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Chris Hemphill – New Member of HIHOF’s Board of Judges

Mar 25, 2024

The Healthcare Hall of Fame (HIHOF) was established in 2011 to honor individuals and organizations that have made outstanding, lasting contributions to the healthcare internet industry. An integral part of HIHOF is its Board of Judges. The Board is made of up of digital leaders from various organizations, such as healthcare provider organizations, agencies and others. image including HIHOF logo

The newest member of the HIHOF Board of Judges is Chris Hemphill. Chris is currently Senior Director, Commercial Intelligence, at Woebot Health. We talked with Chris recently about their perspective on HIHOF and joining the Board of Judges.

HIHOF: Tell us a little bit about yourself and your background.

CH: Since college, my entire career has been in the healthcare technology space in various ways. I started my career in the business development front and moved into sales operations. This was at Influence Health. Then I moved into data sites. Once of the most pivotal moments of my career was in 2018, when I got really jealous of my coworkers who were doing really powerful predictions on the types of healthcare services that people needed. I decided to train up on data science, Python training – that sort of thing – and moved over to that side of the house. That’s where I started my Symphony RM journey. In that role, I was really focused not just on the algorithms and communicating with our clients and all that, but also I was the only Black person on the data science team and I asked different questions about how our algorithms were formed. For example, we had some great performance overall, but how does that break down when we divide it out by race? We saw that some of these algorithms were underperforming for Asian and Black patients. Depending on the model, sometimes they were underperforming and sometimes they were overperforming. But there were cases where we didn’t want to release a model out to the public because it was so biased. I worked heavily on the response AI front, coordinating with the University of Chicago Booth School of Business and their Center for Applied AI to help us with the algorithmic device journey. That threaded into a fellowship with NYU – they brought me under their umbrella as a fellow of the Poverty Policy Research Institute called the McSilver Institute. In 2022, I moved over to a digital mental health company called Woebot Health to focus on data science. I got pulled into doing podcasting and I love it. Also, commercial conversations and things like that.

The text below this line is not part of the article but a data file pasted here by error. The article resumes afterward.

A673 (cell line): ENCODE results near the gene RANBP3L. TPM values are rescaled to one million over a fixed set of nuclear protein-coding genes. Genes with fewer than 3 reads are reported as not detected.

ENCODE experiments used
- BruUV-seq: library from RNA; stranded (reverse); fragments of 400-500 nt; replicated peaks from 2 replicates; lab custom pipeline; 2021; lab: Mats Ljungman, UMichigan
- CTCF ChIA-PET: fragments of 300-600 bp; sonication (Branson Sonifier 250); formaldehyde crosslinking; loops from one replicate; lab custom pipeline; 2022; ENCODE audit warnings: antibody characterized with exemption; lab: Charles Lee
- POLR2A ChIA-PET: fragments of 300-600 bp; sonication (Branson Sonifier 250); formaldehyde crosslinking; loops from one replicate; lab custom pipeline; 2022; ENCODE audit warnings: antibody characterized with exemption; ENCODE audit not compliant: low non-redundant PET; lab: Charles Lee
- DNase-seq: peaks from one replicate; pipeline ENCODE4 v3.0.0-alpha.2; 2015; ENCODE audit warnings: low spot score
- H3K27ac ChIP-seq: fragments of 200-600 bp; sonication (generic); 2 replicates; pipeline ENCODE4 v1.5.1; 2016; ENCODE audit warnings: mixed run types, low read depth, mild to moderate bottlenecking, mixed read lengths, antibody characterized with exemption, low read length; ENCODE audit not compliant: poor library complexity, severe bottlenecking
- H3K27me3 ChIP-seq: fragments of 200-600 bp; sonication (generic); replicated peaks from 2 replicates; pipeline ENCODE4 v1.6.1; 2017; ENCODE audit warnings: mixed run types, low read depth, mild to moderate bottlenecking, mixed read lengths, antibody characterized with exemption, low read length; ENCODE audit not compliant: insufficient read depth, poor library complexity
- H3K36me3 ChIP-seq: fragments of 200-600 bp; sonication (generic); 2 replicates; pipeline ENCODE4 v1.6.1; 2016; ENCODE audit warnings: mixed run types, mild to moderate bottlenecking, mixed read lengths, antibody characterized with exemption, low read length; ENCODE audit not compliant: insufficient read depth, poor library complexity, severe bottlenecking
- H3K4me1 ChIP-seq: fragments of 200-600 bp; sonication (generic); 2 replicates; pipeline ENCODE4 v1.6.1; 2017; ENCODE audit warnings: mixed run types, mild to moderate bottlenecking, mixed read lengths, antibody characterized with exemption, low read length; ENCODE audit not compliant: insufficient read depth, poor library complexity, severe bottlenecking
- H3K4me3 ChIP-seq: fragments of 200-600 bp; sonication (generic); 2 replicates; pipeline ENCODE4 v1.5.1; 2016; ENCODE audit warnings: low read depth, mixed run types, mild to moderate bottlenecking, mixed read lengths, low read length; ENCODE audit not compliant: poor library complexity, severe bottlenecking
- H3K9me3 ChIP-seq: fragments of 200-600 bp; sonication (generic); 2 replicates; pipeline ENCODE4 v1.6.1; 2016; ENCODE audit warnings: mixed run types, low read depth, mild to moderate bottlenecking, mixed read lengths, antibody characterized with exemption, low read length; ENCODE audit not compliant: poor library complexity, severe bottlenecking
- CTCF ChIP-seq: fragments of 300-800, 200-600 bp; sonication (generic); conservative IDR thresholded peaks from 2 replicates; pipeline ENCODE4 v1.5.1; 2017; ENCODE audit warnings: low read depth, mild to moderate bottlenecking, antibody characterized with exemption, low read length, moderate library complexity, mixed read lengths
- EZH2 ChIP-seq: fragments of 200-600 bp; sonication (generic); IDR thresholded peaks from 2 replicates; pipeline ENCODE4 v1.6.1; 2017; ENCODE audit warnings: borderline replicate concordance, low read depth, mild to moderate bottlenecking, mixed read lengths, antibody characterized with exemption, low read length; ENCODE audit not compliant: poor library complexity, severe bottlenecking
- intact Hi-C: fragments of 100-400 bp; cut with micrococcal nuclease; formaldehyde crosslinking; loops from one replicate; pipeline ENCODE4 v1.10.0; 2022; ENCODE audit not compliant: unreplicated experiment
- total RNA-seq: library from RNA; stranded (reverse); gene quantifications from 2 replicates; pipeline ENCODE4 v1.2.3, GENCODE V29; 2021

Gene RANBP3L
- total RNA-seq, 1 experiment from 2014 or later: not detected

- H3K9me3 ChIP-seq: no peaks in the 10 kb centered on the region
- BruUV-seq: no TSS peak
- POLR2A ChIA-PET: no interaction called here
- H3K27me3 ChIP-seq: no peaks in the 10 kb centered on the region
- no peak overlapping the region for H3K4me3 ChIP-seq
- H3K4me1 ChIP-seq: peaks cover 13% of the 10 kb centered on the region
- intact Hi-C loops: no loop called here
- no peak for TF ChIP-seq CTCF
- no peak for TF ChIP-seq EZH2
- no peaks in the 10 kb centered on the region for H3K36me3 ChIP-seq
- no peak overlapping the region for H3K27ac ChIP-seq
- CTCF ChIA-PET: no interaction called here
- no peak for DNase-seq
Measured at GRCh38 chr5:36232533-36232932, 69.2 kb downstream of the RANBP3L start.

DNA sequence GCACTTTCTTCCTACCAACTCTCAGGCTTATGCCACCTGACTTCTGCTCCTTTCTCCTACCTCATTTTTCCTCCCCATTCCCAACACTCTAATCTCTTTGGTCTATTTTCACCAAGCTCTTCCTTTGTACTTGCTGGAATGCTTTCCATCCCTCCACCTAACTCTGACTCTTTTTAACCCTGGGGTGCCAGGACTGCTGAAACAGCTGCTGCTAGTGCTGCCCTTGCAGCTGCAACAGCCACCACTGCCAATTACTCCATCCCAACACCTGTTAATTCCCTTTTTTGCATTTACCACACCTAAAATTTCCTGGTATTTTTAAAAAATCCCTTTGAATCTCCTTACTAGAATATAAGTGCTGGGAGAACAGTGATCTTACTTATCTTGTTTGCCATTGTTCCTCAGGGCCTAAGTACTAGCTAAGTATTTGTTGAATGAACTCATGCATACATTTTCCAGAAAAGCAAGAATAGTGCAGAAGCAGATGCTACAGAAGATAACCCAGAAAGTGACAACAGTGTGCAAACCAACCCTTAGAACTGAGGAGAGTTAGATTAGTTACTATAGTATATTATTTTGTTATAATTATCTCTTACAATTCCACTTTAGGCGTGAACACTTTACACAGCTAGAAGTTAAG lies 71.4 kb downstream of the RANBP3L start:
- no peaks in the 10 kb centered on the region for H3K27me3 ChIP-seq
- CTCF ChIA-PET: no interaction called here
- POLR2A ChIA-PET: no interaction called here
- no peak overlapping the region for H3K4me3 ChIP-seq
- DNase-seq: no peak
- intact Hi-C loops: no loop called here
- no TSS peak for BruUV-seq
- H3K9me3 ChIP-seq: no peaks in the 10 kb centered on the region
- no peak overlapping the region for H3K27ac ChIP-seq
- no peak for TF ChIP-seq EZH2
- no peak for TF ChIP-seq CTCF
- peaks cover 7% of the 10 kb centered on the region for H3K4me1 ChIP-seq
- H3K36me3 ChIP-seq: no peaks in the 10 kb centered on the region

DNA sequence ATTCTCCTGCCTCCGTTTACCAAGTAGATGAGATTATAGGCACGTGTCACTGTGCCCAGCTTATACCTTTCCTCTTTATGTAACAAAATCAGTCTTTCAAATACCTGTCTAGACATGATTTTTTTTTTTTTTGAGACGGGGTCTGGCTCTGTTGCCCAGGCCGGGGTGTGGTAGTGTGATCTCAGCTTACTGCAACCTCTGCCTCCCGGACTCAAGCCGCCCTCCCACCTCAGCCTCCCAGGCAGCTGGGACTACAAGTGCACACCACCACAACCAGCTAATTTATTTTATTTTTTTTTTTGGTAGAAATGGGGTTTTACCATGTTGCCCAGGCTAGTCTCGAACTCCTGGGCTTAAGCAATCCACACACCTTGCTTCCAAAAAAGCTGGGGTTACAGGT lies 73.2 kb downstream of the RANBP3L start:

HIHOF: What motivated you to join the HIHOF judges’ panel?

CH: I think it was Ahava [Leibtag, Founder and President, Aha Media] that reached out, and whatever Ahava does, I follow. She knows what’s going on and all of our conversations were so aligned. If she recommends doing something, even if I feel uncomfortable or undeserving, if it’s coming from her, I’m just going to believe it. We talked about it, and I was like thank you for the fantastic honor. There’s a lot of other people that should have this honor, but I’m just going to take the W that you came and talked to me.

HIHOF: What do you hope to contribute to the Board?